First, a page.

- Facebook has announced that its virtual reality headset Oculus Rift will start shipping in March.
- The device will cost about $200-$250 more than leading console gaming devices.
- The all-in cost for Oculus Rift will, however, be much higher due to the cost of PC and graphics required to power the device.
- This might severely limit sales until Facebook can figure a way of bringing down those costs.
Virtual reality was once the stuff of science fiction, but might not remain that way for much longer. Facebook (NASDAQ:FB) has finally announced that its much-hyped virtual reality set, the Oculus Rift, will start shipping in late March at a cost of $599. The VR headset, which is considered the early market leader, will come with an Xbox One controller from Microsoft (NASDAQ:MSFT), a remote, and a couple of games.
Oculus Rift will therefore cost about $200 more than Xbox One and $250 more than Sony’s PlayStation 4. That does not seem to be too high a price to pay for a considerable step up to the arcane world of VR gaming. But that’s only part of the story. The all-in cost of Oculus will actually clock in around $1,500 after you factor in the cost of a PC powerful enough to drive the headset (Facebook recommends high-end GPUs from Nvidia). Now that price tag is eerily reminiscent to that of another failed gimmick that came from the tech world less than two years ago--Alphabet Inc-C (NASDAQ:GOOG) Google Glass.
Ok, maybe it’s not fair to compare Oculus Rift and Google Glass since the two products perform vastly different functions. But the cost of a complete set of equipment required to play with Oculus is likely to become a big deterrent to its mainstream adoption. One of the primary reasons why Google Glass became a commercial failure was because it did a poor job proving its value proposition to potential buyers.
Asking somebody to fork over $1,500 for a rather hideous optical computing device designed to perform some rather mundane task is simply asking for too much. Nevertheless, many people conceded that they would have considered trying out Google Glass had Alphabet offered the product at a much lower price point.
Oculus Rift certainly offers a much better value proposition than Google Glass. It’s a high-end VR headset that is considered one of the best in the market currently. But the price for the complete set of hardware is simply out of reach for the average gamer. $1,500 might be fair game for a hardcore gaming enthusiast. But I bet the average person will be happy to pay $20 for Google Cardboard which offers a good enough VR experience for almost anybody with a smartphone. Cardboard is not as restrictive as some VR equipment since it works well with many smartphone models. Its VR experience might be nowhere near what Oculus provides, but is still good enough for the price.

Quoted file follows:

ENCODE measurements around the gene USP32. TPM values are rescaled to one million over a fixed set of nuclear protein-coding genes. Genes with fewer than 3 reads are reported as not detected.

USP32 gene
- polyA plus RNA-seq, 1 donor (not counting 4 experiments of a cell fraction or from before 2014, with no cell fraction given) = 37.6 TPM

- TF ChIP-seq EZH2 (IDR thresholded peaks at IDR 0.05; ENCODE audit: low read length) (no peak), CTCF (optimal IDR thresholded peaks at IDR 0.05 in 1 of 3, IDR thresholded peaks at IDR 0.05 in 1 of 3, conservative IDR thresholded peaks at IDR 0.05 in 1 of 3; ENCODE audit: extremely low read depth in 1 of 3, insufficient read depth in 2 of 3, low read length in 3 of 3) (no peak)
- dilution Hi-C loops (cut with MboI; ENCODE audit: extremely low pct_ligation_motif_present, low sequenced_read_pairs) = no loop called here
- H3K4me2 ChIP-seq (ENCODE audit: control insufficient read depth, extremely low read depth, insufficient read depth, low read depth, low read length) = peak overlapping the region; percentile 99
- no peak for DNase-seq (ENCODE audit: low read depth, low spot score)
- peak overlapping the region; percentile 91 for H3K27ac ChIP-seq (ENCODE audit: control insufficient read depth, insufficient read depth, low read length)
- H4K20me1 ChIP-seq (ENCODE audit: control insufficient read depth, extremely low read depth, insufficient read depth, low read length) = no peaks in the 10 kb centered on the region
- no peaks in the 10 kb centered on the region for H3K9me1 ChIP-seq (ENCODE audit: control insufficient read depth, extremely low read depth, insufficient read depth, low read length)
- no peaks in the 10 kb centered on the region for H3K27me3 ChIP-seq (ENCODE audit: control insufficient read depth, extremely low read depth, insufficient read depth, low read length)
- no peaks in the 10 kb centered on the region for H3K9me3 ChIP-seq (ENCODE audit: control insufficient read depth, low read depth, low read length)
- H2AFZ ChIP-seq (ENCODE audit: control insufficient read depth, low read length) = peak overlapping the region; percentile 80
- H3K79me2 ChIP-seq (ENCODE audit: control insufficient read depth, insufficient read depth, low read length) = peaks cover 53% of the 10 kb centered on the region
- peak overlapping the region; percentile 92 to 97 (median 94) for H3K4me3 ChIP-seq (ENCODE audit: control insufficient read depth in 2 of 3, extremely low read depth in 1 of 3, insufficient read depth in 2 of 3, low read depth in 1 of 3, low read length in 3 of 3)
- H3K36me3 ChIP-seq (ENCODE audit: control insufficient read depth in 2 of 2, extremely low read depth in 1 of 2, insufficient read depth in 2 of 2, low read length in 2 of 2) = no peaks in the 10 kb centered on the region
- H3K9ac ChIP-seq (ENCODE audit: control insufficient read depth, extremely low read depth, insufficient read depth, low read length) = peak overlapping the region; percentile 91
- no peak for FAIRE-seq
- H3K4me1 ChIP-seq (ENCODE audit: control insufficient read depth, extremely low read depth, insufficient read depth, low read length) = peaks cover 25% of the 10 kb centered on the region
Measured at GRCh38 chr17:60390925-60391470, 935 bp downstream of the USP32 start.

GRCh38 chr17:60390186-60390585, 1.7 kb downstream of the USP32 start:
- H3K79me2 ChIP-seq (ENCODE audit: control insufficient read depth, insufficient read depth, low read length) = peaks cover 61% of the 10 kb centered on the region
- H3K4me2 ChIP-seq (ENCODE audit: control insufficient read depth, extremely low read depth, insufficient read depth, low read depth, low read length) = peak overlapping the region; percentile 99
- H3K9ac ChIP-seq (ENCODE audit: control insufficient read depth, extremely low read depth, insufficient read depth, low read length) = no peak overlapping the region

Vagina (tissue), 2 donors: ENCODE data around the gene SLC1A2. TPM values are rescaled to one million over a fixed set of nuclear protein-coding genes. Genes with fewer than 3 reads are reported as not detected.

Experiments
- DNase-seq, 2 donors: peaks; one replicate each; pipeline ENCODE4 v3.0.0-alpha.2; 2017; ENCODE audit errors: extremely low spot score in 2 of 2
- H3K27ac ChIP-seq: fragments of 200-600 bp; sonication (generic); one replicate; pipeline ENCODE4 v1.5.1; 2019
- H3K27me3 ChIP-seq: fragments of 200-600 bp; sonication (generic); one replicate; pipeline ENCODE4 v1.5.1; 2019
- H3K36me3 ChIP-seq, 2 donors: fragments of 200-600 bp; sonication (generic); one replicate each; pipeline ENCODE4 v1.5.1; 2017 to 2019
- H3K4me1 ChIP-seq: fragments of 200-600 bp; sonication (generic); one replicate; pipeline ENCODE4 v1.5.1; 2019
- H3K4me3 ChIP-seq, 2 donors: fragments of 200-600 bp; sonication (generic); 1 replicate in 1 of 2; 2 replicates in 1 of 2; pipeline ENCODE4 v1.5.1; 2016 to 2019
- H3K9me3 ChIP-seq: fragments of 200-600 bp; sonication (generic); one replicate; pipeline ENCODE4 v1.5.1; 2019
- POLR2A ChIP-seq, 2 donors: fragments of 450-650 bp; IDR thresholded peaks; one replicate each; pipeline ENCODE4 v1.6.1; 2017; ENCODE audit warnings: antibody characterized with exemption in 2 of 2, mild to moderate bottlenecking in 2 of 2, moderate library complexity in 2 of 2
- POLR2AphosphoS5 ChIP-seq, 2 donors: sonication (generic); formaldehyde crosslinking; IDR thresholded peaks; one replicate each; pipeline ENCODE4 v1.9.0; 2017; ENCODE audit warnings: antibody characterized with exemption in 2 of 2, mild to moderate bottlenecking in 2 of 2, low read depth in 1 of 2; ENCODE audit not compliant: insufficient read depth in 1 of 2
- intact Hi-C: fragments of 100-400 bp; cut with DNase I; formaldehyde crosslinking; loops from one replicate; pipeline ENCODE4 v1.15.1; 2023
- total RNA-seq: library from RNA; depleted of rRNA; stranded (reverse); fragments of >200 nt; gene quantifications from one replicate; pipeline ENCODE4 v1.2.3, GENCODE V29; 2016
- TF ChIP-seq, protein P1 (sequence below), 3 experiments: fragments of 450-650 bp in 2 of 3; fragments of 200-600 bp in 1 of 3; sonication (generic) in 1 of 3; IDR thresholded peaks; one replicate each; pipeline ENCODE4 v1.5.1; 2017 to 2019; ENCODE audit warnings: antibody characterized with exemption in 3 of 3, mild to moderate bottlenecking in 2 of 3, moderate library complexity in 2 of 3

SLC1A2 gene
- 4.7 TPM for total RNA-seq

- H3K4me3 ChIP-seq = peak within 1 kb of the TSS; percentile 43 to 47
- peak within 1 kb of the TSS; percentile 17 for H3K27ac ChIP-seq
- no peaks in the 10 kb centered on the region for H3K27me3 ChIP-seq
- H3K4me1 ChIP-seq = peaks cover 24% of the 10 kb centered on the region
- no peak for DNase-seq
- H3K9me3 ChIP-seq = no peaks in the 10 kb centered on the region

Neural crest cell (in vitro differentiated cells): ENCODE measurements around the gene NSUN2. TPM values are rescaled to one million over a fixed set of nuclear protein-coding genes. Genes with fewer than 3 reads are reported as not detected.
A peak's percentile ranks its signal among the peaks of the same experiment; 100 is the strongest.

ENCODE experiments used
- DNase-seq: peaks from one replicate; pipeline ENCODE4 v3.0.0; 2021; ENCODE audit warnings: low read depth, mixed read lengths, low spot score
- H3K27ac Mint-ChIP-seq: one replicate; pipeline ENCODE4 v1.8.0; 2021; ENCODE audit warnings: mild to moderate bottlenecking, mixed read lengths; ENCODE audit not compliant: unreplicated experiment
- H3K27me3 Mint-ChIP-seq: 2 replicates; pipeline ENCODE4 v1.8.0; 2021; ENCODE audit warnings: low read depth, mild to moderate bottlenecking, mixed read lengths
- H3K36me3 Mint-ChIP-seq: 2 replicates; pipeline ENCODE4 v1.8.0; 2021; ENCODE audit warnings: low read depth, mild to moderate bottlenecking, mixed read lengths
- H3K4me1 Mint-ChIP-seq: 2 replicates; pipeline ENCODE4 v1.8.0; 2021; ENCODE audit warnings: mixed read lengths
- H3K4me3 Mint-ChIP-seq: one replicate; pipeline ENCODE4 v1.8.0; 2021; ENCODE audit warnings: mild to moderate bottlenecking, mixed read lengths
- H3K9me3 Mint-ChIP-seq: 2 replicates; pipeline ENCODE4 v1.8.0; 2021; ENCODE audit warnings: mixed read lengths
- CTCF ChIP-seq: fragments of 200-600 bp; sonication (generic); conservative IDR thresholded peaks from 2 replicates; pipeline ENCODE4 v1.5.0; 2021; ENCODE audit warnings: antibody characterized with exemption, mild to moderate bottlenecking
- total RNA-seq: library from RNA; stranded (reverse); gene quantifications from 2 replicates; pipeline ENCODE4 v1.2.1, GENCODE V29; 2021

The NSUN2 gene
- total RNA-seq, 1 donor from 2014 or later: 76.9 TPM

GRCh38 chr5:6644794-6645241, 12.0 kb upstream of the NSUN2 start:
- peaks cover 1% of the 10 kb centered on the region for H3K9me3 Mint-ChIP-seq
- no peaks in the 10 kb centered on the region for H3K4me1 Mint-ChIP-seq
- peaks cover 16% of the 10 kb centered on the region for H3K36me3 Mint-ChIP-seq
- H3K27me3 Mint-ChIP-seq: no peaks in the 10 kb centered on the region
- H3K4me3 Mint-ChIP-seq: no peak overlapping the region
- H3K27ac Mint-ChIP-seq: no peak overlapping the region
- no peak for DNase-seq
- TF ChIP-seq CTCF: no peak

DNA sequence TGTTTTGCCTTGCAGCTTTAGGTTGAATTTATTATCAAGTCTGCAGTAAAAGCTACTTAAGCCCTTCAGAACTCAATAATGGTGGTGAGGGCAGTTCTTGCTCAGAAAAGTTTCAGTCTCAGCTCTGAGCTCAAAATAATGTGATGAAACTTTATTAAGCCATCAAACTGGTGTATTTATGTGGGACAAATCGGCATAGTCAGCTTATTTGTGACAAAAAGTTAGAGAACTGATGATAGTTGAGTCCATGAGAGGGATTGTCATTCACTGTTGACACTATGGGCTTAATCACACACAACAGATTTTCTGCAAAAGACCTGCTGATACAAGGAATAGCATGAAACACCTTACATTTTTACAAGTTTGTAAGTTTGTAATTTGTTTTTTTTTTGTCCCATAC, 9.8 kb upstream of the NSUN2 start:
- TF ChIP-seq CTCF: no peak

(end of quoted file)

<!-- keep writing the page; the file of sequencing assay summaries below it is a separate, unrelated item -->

Perhaps Facebook can learn some lessons from Microsoft and its gaming consoles. Xbox One cost $499 at launch, but Microsoft was forced to severely cut its price while adding new features to entice people to buy. Now you can get a 1TB Xbox One console for just $349. The problem with Oculus is that the biggest cost component is not tied to the headset itself but rather to the PC and graphic cards required to power it. Facebook could cut the price of Oculus by as much as $200 but the overall cost of the entire set of equipment will still remain prohibitive for the average gamer.
The VR opportunity for Facebook?
The size of virtual and augmented reality market is currently pegged at just under $1.5B, or ~1.5% the size of the video game industry which is currently worth $92B. KZERO, a consulting firm for companies operating in the virtual gaming space, estimates that the industry will grow slowly to reach $2.4B by 2018. What’s intriguing about the company’s estimates is that the market is projected to hit a peak by 2017 then start declining as more players enter the market and price of devices start falling.
Assuming Oculus Rift grabs 30% of this market, it means that Facebook might realize just $720M from VR headset sales by 2018. If Facebook maintains a 35% CAGR over the period, VR gaming sales will contribute ˂2% to its top line. That’s hardly enough to move the needle for the company.
Facebook paid $2B for Oculus, and will probably have incurred another $500M in development and other related costs by 2018. It might therefore take Facebook at least six years just to break even on Oculus Rift if current growth projections play out.
There is no good reason for investors to get excited about Oculus Rift. The price point of the headset itself is reasonable, but the cost of other associated components and accessories is too high. Maybe Facebook will partner with companies like Nvidia, AMD, or Intel in the future to offer considerably cheaper high-end PCs and graphic cards required to power Oculus Rift. But until then, mainstream adoption is likely to remain too low to make a tangible impact on Facebook’s top line.